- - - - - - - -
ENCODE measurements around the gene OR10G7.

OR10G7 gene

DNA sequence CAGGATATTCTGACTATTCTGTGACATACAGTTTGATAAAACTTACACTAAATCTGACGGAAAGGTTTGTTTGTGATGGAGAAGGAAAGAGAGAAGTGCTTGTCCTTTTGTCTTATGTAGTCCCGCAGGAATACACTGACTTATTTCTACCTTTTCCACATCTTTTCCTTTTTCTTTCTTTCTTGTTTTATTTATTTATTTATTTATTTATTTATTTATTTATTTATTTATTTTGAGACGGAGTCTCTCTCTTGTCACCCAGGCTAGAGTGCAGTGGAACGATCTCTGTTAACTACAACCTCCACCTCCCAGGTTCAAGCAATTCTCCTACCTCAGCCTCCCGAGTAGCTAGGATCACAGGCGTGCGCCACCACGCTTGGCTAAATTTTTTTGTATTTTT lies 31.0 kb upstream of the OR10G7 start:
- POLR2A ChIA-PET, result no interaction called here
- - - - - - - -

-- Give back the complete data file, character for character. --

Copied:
ENCODE measurements around the gene OR10G7.

OR10G7 gene

DNA sequence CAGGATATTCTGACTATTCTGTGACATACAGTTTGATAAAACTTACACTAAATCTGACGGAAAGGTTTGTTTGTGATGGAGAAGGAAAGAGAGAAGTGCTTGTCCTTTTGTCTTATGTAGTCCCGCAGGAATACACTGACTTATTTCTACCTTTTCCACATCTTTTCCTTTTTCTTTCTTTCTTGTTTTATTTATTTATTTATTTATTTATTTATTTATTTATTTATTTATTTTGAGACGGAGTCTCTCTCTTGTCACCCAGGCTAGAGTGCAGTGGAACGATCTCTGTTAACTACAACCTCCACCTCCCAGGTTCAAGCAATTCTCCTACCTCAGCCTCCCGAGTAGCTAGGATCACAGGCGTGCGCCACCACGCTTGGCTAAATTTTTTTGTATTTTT lies 31.0 kb upstream of the OR10G7 start:
- POLR2A ChIA-PET, result no interaction called here